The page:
News

Greek Organizations Return to Campus

Greek Organizations Return 1Greek Life at Monmouth University has been officially reinstated by the University administrators for the spring 2019 semester following an indefinite suspension, effective immediately. 

This news came via a campus-wide email from President Grey Dimenna, Esq. on January 14. 

“I am deeply appreciative of the sincere passion and care that has helped us to resolve the important academic, cultural, and safety issues that are so central to many of our students,” he wrote. “And I am confident that our collaborative efforts will enhance the fraternity and sorority experience for our students and ensure a system that is safe, sound, and strong.”

The imposed Greek suspension prohibited non-educational activities on Sept. 6. 

It ceased social, philanthropic, and recruitment events for the 750+ students involved in Greek Life for an indefinite amount of time.

The action was prompted following poor academic performance within Greek Life, hazing allegations, the shutdown of two fraternities, and the death of a student in an alcohol-related accident on Feb. 3, 2018.

Mary Anne Nagy, Vice President for Student Life and Leadership Engagement, is anticipating the return of Greek Life. 

“The proposal that was made was sufficient enough for the restoration to occur,” she said. “It hit on key areas of concern that we had, first and foremost the academic focus. 

Greek Organiztions Return 2The other was mechanisms to be put in place that require students to be accountable to one another, and to hold each other accountable so that the system can posit operate and reflect posit on this community and externally." The Greek community's return to campus will be monitored by University leadership.

The four student-run organizations that oversee Greek Life (the Inter-Fraternal Council [IFC], the Panhellenic Council, Greek Senate, and the Multi-Cultural Greek Council [MCGC]) were tasked by administrators to create “meaningful and substantial change” and bringing accountability to the University system last semester.  Following the proposal process, many of their proposed changes have been accepted.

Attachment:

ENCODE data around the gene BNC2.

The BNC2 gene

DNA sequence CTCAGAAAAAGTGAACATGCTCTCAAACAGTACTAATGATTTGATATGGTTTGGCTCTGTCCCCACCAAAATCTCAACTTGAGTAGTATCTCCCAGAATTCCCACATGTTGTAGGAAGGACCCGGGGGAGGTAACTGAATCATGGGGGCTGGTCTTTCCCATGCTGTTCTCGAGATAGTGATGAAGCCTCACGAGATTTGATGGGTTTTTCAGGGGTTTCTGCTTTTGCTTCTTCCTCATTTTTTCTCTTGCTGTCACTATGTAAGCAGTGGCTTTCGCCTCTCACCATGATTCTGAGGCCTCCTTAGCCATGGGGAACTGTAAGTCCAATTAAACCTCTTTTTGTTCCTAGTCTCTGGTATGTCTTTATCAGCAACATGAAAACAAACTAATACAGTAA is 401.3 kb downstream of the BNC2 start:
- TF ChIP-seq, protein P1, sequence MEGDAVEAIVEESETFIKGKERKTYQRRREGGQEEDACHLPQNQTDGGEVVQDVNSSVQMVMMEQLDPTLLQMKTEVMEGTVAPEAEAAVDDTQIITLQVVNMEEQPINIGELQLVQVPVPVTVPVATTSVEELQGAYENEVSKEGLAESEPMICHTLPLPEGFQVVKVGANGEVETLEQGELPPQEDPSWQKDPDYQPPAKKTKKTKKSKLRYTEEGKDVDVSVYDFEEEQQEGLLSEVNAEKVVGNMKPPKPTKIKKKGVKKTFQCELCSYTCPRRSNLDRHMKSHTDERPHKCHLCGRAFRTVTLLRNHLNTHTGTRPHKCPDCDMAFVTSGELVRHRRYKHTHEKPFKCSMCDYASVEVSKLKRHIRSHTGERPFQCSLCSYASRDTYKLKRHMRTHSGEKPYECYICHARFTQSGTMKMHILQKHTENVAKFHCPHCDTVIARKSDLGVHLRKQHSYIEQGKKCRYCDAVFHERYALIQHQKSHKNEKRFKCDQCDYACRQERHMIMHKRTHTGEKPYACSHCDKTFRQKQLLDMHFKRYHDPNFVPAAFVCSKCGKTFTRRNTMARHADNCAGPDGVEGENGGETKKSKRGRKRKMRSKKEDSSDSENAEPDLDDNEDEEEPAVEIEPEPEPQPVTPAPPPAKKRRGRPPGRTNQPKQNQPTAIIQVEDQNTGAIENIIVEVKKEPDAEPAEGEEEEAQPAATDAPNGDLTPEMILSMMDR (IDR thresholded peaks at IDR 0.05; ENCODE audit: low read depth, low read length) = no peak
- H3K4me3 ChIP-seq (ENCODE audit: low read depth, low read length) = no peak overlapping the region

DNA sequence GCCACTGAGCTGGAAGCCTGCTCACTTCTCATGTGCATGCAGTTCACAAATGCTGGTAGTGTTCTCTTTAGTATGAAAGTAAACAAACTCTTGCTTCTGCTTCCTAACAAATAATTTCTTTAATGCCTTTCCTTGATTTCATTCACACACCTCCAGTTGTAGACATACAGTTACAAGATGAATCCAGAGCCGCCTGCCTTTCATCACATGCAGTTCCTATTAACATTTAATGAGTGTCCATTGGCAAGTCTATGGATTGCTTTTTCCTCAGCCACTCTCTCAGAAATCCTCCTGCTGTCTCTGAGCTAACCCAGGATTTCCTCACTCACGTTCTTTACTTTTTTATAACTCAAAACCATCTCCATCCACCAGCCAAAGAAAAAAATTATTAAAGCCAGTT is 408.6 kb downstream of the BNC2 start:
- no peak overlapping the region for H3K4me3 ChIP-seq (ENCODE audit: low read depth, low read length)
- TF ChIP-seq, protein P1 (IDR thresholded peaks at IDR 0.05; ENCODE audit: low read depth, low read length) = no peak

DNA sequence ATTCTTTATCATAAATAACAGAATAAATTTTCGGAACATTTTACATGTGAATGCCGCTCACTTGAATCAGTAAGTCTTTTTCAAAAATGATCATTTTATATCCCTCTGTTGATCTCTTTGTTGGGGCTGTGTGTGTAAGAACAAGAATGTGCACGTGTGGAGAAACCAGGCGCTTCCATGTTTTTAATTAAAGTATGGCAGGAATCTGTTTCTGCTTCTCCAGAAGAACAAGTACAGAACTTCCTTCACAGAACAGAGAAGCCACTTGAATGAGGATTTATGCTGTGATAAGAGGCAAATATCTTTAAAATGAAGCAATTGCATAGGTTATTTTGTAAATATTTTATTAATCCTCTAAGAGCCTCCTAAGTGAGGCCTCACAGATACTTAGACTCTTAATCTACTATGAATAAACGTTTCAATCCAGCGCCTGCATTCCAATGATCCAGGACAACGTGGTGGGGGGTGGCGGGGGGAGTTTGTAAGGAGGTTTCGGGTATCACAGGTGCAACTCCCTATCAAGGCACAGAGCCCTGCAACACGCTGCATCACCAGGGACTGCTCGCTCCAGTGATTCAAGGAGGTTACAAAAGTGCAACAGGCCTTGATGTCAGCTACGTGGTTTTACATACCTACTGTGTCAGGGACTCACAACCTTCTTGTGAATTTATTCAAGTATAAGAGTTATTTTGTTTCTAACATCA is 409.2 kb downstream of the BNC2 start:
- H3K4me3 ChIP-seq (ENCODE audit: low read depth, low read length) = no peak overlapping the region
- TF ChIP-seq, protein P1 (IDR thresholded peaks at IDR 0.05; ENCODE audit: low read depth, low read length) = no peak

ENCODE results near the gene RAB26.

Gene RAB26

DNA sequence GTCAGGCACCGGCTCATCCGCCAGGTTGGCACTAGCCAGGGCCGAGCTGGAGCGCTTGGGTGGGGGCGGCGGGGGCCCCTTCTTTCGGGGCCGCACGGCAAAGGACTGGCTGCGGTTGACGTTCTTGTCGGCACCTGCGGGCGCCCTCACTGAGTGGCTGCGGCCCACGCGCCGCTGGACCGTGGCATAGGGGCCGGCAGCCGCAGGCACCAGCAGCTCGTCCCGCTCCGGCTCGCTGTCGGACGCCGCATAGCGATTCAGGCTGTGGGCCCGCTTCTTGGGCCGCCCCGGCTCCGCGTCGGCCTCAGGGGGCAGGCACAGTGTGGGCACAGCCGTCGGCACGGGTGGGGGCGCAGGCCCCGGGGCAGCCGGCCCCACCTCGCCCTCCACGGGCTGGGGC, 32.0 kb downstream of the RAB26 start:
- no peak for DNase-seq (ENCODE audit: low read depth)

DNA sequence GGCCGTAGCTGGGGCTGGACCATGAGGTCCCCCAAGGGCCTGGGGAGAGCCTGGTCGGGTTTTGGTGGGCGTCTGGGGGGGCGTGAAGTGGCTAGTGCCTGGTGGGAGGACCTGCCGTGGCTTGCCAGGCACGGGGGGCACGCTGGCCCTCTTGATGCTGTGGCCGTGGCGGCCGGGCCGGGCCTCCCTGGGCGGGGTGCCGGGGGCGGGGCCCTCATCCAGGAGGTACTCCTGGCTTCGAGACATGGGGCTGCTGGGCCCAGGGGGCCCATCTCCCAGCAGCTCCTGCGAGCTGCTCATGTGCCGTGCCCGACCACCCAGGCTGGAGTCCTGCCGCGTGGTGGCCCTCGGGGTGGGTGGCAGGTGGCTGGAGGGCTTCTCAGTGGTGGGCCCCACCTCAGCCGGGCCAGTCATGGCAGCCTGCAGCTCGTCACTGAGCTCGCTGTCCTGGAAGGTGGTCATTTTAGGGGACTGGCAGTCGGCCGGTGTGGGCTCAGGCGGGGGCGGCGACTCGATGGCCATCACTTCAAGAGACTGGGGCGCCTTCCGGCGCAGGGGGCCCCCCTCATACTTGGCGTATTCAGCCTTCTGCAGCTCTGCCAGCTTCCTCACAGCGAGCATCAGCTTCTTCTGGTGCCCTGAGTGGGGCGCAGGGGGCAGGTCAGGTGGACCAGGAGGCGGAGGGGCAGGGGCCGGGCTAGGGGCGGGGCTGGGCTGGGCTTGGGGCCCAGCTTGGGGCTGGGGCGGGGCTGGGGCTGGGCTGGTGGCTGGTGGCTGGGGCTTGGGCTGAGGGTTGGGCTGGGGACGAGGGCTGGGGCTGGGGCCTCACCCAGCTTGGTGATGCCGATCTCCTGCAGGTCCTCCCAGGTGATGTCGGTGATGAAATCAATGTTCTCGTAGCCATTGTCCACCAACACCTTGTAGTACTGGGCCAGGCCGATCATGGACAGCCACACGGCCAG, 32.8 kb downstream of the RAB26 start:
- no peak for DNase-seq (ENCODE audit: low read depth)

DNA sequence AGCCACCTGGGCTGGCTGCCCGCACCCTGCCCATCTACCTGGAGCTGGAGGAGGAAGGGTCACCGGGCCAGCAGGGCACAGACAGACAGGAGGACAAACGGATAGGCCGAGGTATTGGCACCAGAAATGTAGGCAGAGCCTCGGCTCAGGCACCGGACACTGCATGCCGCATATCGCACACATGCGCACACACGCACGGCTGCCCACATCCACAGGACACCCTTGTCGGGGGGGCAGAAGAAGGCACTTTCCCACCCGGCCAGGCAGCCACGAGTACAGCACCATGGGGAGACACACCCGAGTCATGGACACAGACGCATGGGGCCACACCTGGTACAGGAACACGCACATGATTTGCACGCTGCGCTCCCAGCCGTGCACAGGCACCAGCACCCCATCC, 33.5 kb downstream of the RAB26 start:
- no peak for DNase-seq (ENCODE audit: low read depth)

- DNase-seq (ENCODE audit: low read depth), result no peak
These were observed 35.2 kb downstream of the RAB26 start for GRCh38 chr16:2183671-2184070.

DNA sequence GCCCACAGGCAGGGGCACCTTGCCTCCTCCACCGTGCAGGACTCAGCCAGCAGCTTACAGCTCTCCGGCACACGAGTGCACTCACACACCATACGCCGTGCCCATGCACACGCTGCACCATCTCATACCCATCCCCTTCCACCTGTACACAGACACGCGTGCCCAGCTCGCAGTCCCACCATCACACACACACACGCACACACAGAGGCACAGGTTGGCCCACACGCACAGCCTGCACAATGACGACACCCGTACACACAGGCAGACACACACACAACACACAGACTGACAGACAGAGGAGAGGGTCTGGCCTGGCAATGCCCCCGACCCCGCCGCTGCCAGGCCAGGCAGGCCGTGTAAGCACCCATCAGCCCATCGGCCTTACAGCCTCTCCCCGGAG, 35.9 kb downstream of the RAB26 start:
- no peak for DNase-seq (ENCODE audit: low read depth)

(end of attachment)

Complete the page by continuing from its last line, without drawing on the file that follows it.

Key reforms that have been implemented include an increase in GPA for prospective students and active members from 2.5 to 2.75, a new “report card” that will assess individual chapter growth, and the new member education process will be decreased from six weeks to five. 

The “report card” will track chapter growth for the academic year, and will replace the lengthy Greek Excellence Packet, which covered academics, philanthropy, community service, and many other factors. As for the new member education process, IFC and Panhellenic Council will be reduced to five, while MCGC will remain at six weeks.

Members of the Inter-Fraternity, Panhellenic, and Greek Senate Councils were reached for comment about the return of Greek Life and did not respond after several requests.

In addition, there is now the established Council Standards Board to address “policy infractions including recruitment violations, risk management issues, and increased utilization of the Student Code of Conduct for violations of University policy and the law.” 

Each council will be held responsible to hold judicial hearings to hear all cases of physical assault, sexual misconduct, municipality or University violation, and many other potential risks. Issues regarding organizations’ membership will also be heard. This provision is replacing the Greek Senate standard board with all councils involved in a case.

Mary Anne Nagy, Vice President for Student Life and Leadership Engagement, was pleased with the Greek council’s reforms. “I have had a number of conversations with student leadership that this is simply the first step,” she said. “There is still a lot of work to be done.”

The first reform event for the Greek community this semester was a guest speaker. The speakers were Jim and Evelyn Piazza, the parents of Timothy Piazza, a young man who died as a result of an alcohol-related hazing incident at Penn State. They spoke to the Greek community and to various club and organization members on Jan. 28.  

“The message I think people will hear is about the impact of what happened when hazing and other risky activities happen but, also the idea that every single one of us has the responsibility to look out for each other,” said Nagy.  “And when you see something that you say something and not be afraid to stand up and do so and I hope that is truly a message that students hear.” There will also be a new Director of Fraternity and Sorority Life appointed by Nagy and other administrators hired. The University has advertised this position, accepted resumes, and will update The Outlook  when he/she is appointed.

According to Nagy, the University plans on having candidates a community presentation on their visions of how fraternities and sororities play a role in the community.

PHOTO TAKEN by Nicole Riddle